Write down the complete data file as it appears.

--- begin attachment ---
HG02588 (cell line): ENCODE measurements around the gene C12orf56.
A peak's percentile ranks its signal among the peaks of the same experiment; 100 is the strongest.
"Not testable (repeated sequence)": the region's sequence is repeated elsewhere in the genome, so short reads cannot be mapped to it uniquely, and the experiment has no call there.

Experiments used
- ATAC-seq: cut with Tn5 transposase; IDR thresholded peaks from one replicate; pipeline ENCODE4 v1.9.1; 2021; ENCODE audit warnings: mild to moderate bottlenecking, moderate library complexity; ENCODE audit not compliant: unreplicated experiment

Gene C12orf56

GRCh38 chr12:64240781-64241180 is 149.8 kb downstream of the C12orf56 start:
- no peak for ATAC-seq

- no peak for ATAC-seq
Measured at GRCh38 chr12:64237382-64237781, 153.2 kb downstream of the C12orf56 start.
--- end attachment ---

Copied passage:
HG02588 (cell line): ENCODE measurements around the gene C12orf56.
A peak's percentile ranks its signal among the peaks of the same experiment; 100 is the strongest.
"Not testable (repeated sequence)": the region's sequence is repeated elsewhere in the genome, so short reads cannot be mapped to it uniquely, and the experiment has no call there.

Experiments used
- ATAC-seq: cut with Tn5 transposase; IDR thresholded peaks from one replicate; pipeline ENCODE4 v1.9.1; 2021; ENCODE audit warnings: mild to moderate bottlenecking, moderate library complexity; ENCODE audit not compliant: unreplicated experiment

Gene C12orf56

GRCh38 chr12:64240781-64241180 is 149.8 kb downstream of the C12orf56 start:
- no peak for ATAC-seq

- no peak for ATAC-seq
Measured at GRCh38 chr12:64237382-64237781, 153.2 kb downstream of the C12orf56 start.